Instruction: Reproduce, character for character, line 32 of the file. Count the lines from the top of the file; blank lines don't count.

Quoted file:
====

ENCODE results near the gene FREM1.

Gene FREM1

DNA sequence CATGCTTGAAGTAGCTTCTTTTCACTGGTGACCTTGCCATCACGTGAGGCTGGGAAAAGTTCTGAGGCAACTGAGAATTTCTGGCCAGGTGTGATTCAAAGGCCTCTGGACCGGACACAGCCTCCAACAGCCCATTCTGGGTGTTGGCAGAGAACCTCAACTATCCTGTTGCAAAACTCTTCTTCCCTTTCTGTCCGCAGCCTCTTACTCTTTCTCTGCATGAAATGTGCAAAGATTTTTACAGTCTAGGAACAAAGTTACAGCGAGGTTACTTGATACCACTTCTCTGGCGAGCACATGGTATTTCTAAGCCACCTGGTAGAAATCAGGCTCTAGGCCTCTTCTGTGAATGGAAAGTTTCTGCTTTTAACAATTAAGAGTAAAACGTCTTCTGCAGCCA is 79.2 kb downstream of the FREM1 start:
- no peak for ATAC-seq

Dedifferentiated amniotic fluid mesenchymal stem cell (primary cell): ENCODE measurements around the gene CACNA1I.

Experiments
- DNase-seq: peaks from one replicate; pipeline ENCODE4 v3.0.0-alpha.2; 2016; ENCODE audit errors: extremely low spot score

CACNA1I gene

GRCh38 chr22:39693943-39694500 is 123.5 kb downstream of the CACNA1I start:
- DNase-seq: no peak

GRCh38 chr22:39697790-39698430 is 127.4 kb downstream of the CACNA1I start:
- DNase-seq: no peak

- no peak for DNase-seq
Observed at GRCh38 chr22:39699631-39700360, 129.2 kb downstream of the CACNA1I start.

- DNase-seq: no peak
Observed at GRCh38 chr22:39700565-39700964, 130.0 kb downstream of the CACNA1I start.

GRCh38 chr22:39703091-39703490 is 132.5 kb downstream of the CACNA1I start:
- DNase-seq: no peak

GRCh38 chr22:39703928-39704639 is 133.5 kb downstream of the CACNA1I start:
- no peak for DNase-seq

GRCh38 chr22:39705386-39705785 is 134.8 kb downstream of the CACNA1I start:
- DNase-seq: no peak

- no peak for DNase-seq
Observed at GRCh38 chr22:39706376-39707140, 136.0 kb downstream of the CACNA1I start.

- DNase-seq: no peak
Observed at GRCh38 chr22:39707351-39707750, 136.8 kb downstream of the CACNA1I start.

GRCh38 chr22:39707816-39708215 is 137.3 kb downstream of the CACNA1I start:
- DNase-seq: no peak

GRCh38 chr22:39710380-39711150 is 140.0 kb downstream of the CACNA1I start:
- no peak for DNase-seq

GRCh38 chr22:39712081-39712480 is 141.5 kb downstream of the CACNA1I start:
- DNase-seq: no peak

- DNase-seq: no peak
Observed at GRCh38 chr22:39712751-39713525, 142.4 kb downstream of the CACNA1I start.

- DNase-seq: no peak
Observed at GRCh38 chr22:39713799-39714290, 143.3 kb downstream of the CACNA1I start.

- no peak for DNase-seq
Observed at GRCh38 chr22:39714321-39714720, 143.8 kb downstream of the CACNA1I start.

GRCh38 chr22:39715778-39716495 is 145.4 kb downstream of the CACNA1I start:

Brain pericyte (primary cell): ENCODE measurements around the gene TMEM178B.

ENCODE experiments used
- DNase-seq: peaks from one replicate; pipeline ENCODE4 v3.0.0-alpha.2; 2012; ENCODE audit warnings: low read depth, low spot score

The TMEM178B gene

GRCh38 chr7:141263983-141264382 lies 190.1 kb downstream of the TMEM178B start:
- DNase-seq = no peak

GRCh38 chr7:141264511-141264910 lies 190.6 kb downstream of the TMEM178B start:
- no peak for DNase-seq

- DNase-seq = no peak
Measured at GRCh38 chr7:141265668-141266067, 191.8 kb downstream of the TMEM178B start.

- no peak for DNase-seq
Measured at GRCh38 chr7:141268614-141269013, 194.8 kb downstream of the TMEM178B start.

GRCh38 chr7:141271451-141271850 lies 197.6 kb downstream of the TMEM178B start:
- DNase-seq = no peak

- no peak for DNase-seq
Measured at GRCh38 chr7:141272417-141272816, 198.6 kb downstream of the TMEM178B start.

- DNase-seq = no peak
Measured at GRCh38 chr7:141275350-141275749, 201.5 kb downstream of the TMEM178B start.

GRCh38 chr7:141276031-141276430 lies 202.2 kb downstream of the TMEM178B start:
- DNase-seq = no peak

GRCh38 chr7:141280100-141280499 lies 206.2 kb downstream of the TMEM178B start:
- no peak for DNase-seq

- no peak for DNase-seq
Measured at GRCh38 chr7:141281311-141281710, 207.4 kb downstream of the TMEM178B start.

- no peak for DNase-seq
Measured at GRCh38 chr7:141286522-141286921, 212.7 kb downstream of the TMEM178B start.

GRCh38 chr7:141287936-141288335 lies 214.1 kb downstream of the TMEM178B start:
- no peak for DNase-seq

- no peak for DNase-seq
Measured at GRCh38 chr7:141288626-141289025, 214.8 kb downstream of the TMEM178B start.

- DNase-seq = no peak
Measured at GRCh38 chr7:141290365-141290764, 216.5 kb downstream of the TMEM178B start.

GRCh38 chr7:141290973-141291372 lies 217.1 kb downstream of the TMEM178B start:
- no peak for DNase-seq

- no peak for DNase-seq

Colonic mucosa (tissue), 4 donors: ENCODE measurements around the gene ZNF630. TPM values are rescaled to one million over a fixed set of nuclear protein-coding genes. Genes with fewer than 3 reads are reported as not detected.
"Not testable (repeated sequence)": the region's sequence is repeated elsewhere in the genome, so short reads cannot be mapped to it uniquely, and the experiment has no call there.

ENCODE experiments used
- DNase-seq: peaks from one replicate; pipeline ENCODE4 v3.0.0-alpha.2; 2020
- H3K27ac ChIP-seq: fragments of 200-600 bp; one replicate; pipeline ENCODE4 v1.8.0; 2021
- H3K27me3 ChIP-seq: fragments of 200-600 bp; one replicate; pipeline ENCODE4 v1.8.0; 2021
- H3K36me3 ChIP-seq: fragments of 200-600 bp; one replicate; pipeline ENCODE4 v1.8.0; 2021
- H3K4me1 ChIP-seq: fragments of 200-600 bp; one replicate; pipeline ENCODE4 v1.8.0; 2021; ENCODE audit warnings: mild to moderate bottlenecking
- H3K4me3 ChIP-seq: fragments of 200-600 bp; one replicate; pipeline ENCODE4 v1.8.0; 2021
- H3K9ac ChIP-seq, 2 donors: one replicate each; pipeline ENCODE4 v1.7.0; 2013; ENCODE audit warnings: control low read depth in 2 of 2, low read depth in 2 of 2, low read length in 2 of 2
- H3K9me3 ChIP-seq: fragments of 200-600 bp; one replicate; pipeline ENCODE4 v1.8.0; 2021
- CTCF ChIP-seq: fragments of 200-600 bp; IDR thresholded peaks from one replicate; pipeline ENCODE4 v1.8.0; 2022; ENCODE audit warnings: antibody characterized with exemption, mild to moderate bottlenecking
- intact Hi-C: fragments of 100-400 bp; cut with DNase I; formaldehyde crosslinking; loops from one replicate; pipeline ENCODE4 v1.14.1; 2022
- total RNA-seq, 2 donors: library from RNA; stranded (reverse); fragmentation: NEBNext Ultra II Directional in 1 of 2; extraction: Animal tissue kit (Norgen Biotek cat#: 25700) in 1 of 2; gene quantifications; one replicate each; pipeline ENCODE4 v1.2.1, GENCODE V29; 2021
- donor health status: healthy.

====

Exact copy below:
- DNase-seq: no peak